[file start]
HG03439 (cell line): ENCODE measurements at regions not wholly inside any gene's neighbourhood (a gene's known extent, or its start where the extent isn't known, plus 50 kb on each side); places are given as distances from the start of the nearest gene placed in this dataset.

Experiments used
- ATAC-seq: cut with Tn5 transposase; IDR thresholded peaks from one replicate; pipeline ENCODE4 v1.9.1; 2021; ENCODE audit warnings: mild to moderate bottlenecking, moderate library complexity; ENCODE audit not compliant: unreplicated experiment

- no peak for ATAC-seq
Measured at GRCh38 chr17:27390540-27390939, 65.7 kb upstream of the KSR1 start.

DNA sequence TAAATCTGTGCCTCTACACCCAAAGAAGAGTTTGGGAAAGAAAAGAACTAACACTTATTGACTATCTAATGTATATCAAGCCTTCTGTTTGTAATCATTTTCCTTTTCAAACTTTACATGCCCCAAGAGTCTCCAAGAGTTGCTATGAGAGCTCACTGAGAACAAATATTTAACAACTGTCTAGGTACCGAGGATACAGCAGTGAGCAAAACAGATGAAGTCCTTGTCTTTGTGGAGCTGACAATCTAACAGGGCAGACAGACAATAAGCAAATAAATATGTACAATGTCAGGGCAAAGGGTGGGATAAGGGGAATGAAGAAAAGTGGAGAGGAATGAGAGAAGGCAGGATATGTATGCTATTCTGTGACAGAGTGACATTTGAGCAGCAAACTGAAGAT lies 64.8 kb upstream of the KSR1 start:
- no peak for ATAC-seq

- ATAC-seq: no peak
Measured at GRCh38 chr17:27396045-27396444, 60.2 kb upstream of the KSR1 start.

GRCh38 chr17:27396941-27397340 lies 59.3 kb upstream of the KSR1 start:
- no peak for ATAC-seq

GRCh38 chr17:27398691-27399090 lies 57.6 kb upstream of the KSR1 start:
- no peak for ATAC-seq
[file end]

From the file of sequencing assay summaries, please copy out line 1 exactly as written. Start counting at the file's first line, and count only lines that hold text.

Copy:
HG03439 (cell line): ENCODE measurements at regions not wholly inside any gene's neighbourhood (a gene's known extent, or its start where the extent isn't known, plus 50 kb on each side); places are given as distances from the start of the nearest gene placed in this dataset.